US STOCKS-Futures down as Washington stalemate continues
* Futures off: Dow 131 pts, S&P 16 pts, Nasdaq 27.75 pts
By Chuck Mikolajczak
NEW YORK Oct 7 (Reuters) - U.S. stock index futures fell on Monday, as the partial government shutdown continued with no signs of a thaw in negotiations among politicians.
* Republican House Speaker John Boehner vowed on Sunday not to raise the U.S. debt ceiling without a "serious conversation" about what is driving the debt, while Democrats said it was irresponsible and reckless to raise the possibility of a U.S. default.
* The United States faces a deadline of Oct. 17 to raise its $16.7 trillion debt limit, which could result in a default if not increased.
* The S&P 500 has fallen two straight weeks and is down 2 percent from its all-time closing high of 1,725.52 on concerns about the effect of dysfunction in Washington on the economy.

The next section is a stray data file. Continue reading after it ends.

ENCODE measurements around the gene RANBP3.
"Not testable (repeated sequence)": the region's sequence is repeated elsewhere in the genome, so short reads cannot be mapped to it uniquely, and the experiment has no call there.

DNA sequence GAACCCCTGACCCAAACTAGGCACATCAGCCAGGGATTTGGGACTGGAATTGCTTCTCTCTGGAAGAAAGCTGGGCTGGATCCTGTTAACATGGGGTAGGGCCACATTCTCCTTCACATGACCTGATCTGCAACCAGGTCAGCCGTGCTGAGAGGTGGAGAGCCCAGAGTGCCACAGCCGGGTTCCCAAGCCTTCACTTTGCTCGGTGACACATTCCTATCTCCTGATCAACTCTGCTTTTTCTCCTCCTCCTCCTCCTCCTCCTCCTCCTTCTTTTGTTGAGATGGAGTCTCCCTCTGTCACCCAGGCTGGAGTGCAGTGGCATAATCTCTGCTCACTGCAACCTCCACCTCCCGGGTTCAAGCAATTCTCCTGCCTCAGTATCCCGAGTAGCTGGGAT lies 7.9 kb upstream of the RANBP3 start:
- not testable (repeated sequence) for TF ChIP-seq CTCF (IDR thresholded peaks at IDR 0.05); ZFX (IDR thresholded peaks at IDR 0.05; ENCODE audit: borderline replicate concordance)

* S&P 500 futures fell 16 points and were below fair value, a formula that evaluates pricing by taking into account interest rates, dividends and time to expiration on the contract. Dow Jones industrial average futures lost 131 points, and Nasdaq 100 futures dropped 27.75 points.
* Apollo Tyres of India and U.S.-based Cooper Tire & Rubber Co disagree over whether Apollo should pay a lower price in its $2.5 billion takeover, the latest hurdle in a deal beset by lawsuits, labor issues and unhappy Apollo investors. Cooper Tire shares slumped 10.2 percent to $26.50 in premarket trade.
* Private equity firm KKR & Co LP is nearing a deal to acquire lifting equipment company Crosby Group LLC for around $1 billion, two people familiar with the matter said on Sunday.
* Former Dow component Alcoa Inc as well as Yum! Brands Inc are scheduled to report results after the close as corporate earnings season gets underway.
* European stocks dropped in early trade, with one benchmark index hitting a four-week low, as the lack of progress in resolving Washington's budget standoff kept investors on edge.
* Asian shares also declined, as Japan's Nikkei share average dropped 1.2 percent, hitting a one-month low and extending last week's 5 percent tumble.
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